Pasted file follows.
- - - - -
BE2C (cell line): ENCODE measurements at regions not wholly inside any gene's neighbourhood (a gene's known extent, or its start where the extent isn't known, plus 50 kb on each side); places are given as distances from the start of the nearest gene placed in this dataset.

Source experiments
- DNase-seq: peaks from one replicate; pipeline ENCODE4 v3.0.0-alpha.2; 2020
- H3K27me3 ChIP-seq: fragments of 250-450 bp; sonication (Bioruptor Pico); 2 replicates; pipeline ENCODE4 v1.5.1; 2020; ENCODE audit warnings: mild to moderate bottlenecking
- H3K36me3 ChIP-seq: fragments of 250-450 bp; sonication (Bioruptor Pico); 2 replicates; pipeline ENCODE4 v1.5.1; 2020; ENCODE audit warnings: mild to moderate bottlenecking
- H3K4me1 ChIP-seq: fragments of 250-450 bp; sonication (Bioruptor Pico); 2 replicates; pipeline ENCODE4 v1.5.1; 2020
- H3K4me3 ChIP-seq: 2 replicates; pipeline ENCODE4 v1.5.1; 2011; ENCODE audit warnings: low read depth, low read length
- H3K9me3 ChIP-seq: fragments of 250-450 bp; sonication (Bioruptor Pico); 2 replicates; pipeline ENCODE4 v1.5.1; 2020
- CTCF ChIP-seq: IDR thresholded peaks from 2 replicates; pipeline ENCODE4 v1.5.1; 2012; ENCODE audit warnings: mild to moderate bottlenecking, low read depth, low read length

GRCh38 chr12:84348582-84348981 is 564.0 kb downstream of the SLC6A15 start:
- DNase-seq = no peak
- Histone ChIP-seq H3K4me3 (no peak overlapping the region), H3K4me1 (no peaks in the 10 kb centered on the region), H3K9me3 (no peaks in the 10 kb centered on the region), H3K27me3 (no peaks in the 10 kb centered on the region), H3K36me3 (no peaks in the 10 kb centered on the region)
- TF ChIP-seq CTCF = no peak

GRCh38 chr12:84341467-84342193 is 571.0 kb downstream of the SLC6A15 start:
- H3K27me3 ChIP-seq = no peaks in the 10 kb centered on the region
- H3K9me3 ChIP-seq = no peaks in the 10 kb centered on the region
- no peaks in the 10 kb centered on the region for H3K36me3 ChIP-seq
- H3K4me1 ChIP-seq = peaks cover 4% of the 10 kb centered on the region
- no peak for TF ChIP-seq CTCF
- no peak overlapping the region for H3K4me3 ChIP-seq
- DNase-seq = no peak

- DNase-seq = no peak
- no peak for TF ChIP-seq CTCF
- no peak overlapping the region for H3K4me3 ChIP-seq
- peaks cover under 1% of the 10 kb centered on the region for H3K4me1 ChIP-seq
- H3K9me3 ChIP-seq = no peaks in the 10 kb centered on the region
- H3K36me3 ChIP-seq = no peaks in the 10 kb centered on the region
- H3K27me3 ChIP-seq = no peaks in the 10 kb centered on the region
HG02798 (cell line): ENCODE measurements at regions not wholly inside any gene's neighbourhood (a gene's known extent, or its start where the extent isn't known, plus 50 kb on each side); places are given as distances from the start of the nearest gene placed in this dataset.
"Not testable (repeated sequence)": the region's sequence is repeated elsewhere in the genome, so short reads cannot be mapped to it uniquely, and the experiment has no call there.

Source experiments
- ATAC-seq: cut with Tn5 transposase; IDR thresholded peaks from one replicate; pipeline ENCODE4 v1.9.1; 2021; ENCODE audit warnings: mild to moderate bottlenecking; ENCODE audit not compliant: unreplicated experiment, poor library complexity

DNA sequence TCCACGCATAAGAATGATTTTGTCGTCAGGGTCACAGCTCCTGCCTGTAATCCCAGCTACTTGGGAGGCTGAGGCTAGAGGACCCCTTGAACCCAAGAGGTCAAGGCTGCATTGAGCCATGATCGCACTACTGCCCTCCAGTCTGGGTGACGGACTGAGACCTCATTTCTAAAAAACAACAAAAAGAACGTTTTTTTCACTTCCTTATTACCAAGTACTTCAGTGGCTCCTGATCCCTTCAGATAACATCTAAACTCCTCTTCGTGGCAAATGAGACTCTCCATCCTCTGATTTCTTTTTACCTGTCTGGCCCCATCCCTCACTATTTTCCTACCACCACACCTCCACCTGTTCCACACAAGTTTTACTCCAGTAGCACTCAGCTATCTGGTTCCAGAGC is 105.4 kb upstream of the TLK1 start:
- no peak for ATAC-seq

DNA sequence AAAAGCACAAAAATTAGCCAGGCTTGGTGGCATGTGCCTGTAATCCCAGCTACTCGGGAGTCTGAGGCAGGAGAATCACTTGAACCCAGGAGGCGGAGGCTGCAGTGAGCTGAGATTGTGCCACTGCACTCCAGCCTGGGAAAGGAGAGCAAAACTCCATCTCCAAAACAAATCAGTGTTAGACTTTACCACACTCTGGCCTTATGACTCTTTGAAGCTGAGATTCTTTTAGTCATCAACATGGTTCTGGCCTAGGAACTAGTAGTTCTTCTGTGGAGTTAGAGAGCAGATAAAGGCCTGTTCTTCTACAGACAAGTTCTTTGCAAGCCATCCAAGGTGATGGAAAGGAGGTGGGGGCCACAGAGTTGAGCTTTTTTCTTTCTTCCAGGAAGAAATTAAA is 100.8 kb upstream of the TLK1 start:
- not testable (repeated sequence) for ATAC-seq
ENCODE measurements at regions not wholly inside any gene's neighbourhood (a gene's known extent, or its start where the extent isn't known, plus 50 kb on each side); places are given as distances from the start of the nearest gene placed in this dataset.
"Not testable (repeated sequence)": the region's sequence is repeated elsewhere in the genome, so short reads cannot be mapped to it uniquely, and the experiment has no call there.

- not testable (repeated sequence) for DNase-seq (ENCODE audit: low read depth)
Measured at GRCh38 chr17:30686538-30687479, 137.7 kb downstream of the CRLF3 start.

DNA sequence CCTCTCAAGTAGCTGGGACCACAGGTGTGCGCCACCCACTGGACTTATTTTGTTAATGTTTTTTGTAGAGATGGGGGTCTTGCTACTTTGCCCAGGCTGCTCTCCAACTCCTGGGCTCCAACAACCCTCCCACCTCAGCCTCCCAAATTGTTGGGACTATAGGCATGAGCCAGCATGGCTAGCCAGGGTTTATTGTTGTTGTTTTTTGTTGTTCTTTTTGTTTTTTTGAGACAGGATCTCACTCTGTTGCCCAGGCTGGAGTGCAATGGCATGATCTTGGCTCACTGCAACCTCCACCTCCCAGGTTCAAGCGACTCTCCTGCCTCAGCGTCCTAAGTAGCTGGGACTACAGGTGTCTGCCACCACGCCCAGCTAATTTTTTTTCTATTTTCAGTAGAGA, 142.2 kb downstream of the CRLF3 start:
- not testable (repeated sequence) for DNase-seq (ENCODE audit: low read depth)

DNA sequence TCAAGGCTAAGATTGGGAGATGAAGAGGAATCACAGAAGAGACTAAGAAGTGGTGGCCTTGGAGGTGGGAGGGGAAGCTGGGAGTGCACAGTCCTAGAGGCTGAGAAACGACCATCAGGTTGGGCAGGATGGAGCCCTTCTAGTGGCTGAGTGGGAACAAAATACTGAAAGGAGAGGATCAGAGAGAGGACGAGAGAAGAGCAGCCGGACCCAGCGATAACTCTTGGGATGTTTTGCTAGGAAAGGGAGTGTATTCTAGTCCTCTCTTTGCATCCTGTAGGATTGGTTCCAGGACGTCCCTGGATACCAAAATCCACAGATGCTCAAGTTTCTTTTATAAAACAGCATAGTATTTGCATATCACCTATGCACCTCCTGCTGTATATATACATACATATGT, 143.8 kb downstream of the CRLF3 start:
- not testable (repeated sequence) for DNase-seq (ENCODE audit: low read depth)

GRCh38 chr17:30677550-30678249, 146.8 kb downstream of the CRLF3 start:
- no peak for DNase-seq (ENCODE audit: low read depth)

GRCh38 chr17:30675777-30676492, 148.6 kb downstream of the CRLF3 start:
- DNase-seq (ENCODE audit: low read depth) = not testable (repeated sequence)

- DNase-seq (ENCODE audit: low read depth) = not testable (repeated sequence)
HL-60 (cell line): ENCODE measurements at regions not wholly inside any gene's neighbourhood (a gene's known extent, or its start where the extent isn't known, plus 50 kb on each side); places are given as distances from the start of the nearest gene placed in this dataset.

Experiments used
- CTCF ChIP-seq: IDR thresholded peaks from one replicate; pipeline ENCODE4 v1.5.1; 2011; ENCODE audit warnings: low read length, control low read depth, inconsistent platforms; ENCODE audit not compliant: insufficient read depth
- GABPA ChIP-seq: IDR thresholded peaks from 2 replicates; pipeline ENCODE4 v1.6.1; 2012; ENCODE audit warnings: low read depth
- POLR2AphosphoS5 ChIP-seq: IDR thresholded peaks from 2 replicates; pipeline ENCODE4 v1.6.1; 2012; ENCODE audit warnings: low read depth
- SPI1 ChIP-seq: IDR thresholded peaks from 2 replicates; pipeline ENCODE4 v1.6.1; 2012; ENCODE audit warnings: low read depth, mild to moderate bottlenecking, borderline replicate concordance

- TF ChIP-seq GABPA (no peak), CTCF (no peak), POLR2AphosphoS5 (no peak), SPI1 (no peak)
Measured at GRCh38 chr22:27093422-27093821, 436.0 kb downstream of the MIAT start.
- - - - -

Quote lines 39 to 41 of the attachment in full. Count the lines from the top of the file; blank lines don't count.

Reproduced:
- not testable (repeated sequence) for DNase-seq (ENCODE audit: low read depth)
Measured at GRCh38 chr17:30686538-30687479, 137.7 kb downstream of the CRLF3 start.

DNA sequence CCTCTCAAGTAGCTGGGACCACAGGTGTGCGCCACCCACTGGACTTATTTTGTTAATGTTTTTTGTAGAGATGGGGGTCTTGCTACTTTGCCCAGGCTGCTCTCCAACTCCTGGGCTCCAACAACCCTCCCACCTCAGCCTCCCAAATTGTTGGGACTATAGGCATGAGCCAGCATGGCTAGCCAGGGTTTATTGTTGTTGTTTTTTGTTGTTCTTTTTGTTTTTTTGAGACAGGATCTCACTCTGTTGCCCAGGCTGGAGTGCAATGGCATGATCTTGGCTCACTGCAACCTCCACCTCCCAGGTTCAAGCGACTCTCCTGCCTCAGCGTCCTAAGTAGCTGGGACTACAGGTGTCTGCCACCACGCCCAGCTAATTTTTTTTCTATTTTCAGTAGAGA, 142.2 kb downstream of the CRLF3 start: